Lincolnshire Police are urging youngsters not to take legal highs being sold across the county after some teenagers showed violent behaviour while on the drugs.
One particular product called Exodus Damnation, which is being sold in Lincolnshire, has led to some alarming incidents in the county, police said.
The ingredients listed on the packaging of Exodus Damnation are those found in garden moss killer and floor paint.
Ambulance Crews have requested police officers to assist with a number of violent patients recently.
At one incident, two 17-year-old teenagers ingested Exodus Damnation with a bong and suffered severe symptoms of delirium, damaging their home address.
They reportedly tried to jump from the stairs and out of windows, and when restrained, they fitted and overheated.
In another incident, an ambulance crew called the police regarding an 18-year-old man who was violent and aggressive towards them.
While the ambulance crew and paramedics were present, he bit his father’s face, ripping off his lip and part of his chin. He also caused extensive damage to the ambulance.
Police said legal highs are on sale at various outlets, including dedicated “head shops” across Lincolnshire.
Lincolnshire Police said in a statement: “Over the last year a number of people have been extremely ill after taking these products – with local hospitals reporting an increase in patients complaining of palpitations, chest pains, panic and breathing difficulties.
“Anecdotally, local schools have also suggested to the police that they suspect a limited number of pupils are regularly under the influence of these substances in class.
“This industry is not regulated and the products on sale are not tested. Many contain harmful substances and some even contain illegal drugs.
“The police can only take positive action if illegal drugs like M-CAT are involved and in recent months premises have been visited and substances have been seized.
“If the substances do not contain illegal drugs, even though they are harmful, at present there is little the authorities can do to restrict their sale.”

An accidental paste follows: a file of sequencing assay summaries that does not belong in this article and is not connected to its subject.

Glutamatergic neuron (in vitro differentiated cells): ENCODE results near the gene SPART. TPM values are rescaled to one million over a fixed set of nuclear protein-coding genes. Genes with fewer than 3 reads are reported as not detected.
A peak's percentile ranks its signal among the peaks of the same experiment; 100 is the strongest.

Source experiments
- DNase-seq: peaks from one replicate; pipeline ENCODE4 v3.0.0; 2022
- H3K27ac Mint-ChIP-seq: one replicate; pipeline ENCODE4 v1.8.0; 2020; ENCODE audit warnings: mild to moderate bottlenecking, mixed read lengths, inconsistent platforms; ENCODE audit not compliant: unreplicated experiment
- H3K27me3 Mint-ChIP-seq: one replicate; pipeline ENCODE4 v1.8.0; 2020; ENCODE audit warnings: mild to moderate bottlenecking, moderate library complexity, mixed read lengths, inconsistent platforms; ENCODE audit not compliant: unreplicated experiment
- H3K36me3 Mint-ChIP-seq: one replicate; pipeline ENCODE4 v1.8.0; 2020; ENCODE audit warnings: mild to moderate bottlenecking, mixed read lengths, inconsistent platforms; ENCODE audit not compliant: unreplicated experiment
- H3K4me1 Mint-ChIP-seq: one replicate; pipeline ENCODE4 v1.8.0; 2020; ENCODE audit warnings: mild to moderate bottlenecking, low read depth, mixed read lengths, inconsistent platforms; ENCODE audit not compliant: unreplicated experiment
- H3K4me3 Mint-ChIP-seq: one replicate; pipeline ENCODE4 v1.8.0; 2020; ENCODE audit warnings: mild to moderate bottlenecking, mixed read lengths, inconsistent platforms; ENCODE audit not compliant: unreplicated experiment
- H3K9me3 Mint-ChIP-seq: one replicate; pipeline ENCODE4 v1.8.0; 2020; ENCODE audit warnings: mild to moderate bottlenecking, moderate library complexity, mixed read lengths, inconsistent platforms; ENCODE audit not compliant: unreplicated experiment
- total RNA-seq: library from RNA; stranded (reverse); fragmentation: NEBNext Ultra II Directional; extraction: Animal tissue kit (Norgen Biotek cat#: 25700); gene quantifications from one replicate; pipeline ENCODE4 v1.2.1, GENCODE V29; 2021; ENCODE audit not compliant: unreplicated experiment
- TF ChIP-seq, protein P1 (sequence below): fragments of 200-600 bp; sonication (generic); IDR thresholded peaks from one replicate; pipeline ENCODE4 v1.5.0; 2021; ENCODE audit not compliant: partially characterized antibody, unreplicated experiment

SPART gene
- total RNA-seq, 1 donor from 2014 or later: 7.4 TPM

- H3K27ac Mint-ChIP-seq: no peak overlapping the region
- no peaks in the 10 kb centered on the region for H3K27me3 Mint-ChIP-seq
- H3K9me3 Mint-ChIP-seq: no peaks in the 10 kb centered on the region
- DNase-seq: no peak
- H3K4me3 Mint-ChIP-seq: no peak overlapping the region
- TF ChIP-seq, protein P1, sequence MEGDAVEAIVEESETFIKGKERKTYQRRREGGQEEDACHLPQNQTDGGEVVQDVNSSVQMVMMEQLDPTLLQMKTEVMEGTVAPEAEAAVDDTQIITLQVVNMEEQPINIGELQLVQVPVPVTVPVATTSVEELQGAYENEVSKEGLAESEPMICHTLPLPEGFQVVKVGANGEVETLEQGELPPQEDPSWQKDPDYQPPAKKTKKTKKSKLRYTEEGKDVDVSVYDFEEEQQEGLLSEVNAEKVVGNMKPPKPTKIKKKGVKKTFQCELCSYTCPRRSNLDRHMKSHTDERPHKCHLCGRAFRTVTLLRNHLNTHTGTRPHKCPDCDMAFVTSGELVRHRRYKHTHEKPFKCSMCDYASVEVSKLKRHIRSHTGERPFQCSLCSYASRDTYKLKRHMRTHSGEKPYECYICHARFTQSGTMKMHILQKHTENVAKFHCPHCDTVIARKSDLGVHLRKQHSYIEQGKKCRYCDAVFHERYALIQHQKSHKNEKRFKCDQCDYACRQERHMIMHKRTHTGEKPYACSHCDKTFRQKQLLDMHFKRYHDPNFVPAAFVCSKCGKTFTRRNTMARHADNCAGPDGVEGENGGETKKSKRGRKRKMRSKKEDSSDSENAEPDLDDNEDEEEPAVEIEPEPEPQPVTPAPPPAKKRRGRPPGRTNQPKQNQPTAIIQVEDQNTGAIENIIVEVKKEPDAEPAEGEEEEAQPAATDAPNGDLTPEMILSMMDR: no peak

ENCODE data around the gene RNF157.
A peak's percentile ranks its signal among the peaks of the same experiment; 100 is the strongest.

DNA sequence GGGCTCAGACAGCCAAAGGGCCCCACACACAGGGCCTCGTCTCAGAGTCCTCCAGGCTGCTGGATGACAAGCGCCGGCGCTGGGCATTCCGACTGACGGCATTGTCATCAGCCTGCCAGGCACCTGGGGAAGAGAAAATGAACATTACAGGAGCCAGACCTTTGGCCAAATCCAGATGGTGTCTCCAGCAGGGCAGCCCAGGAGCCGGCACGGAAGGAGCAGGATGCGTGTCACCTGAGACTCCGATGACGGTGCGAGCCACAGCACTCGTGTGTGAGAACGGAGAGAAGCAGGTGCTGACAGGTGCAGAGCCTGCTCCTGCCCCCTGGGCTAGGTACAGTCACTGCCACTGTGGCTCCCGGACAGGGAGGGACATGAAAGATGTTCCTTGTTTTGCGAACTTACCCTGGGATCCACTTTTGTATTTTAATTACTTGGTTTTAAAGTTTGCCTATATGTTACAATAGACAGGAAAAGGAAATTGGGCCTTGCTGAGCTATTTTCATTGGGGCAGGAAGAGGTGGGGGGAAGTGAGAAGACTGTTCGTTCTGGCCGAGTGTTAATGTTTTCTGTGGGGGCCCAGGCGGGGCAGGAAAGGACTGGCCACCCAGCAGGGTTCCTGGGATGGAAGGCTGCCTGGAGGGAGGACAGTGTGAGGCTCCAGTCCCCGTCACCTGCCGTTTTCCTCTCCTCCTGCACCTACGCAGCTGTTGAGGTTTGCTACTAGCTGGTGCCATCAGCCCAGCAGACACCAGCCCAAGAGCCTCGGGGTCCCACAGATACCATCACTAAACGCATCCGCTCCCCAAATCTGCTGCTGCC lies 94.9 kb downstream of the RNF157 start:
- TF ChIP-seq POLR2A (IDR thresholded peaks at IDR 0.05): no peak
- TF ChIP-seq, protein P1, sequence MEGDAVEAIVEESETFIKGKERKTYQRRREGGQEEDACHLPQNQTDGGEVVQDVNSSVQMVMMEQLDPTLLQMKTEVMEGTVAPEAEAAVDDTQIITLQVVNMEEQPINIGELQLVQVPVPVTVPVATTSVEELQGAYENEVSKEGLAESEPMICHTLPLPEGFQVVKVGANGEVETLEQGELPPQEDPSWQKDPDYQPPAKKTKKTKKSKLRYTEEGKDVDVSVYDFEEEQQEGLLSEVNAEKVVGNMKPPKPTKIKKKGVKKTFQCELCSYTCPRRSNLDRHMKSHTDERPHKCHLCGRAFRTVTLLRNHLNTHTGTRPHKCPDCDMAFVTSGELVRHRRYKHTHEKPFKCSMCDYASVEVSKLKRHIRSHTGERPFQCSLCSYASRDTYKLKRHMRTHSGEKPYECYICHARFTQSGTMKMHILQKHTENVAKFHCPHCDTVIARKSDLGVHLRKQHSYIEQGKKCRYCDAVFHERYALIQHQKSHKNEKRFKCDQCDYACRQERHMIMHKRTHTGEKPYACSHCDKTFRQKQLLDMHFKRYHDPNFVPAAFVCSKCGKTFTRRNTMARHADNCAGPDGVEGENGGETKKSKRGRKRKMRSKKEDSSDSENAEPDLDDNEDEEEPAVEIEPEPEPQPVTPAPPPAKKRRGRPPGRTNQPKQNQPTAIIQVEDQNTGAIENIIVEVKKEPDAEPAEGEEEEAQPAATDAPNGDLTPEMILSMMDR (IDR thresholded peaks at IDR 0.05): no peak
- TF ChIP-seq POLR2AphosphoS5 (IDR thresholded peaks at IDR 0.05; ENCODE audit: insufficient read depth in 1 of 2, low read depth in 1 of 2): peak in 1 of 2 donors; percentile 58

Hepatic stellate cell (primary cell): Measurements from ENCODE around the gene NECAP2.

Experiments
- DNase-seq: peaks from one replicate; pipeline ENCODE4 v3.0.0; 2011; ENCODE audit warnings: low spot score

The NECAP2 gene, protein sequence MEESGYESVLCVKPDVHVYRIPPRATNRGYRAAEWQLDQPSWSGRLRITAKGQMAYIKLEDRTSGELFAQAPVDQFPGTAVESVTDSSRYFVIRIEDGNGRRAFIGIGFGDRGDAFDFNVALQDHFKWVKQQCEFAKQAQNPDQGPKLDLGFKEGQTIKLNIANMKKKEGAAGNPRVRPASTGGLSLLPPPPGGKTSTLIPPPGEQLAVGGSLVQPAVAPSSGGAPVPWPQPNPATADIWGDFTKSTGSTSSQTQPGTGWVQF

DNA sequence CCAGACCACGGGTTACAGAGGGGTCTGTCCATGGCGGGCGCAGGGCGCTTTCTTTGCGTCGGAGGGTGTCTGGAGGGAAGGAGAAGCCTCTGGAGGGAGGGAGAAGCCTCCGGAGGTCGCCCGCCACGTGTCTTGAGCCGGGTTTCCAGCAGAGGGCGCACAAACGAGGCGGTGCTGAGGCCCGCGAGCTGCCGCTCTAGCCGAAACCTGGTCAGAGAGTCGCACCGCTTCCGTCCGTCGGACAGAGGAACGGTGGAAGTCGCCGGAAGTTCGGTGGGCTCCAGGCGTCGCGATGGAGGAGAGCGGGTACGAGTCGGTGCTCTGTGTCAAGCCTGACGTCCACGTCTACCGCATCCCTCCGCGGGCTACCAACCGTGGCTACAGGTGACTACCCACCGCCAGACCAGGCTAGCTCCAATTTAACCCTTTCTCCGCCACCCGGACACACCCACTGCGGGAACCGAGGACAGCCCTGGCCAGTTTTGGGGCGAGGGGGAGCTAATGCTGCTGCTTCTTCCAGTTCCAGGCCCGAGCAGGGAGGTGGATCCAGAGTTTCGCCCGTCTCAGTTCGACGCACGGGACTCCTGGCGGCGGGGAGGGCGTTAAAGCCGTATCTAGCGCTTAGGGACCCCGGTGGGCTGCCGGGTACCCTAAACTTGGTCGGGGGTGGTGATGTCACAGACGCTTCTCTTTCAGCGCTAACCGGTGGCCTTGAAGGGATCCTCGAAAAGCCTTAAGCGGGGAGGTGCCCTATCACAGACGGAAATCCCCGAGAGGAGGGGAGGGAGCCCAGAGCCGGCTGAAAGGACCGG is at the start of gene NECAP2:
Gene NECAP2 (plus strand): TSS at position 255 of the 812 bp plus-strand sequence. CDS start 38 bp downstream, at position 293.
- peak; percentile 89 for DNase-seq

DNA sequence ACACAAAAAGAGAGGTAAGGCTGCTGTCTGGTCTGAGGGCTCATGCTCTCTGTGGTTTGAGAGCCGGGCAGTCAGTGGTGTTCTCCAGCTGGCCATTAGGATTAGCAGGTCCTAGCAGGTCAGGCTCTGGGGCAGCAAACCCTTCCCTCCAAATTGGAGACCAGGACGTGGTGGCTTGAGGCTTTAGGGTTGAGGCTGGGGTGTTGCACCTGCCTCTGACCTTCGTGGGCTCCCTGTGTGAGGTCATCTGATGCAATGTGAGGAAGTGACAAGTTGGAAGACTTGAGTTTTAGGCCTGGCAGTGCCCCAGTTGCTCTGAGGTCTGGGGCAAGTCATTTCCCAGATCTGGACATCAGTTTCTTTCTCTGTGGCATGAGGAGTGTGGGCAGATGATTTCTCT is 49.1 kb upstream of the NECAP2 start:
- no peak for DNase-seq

Dean Graham, a senior manager at Lincolnshire YMCA operating The Showroom Youth Centre, said: “Working closely with local schools and the neighbourhood policing team we spend a great deal of time educating young people about the harmful effects of taking illegal substances as well as the criminal underworld that is supported by it.
“Our progress is being hampered by the fact you can go to shops on Lincoln’s high street and legally purchase substances that are just as harmful.”
“We provide positive activities and a safe place for young people aged 11-25 to come and hang out with friends and we are seeing an increase in the number of young people who are openly discussing the use of legal highs.
“The staff at The Showroom regularly have to explain that just because something is legal does not mean it is safe. We have heard of our members suffering from some nasty side effects including temporary blindness from taking legal highs.
“It’s not something that should be ignored and hoped it will go away, parents need to be aware that for very small amounts of money these substances are easily available and the use of them are increasing in our experience.
“The belief is that because the Police allow shops to sell these products then they must be ok, the truth is that police currently don’t have any powers to prevent the sale unless the substances contain illegal drugs.”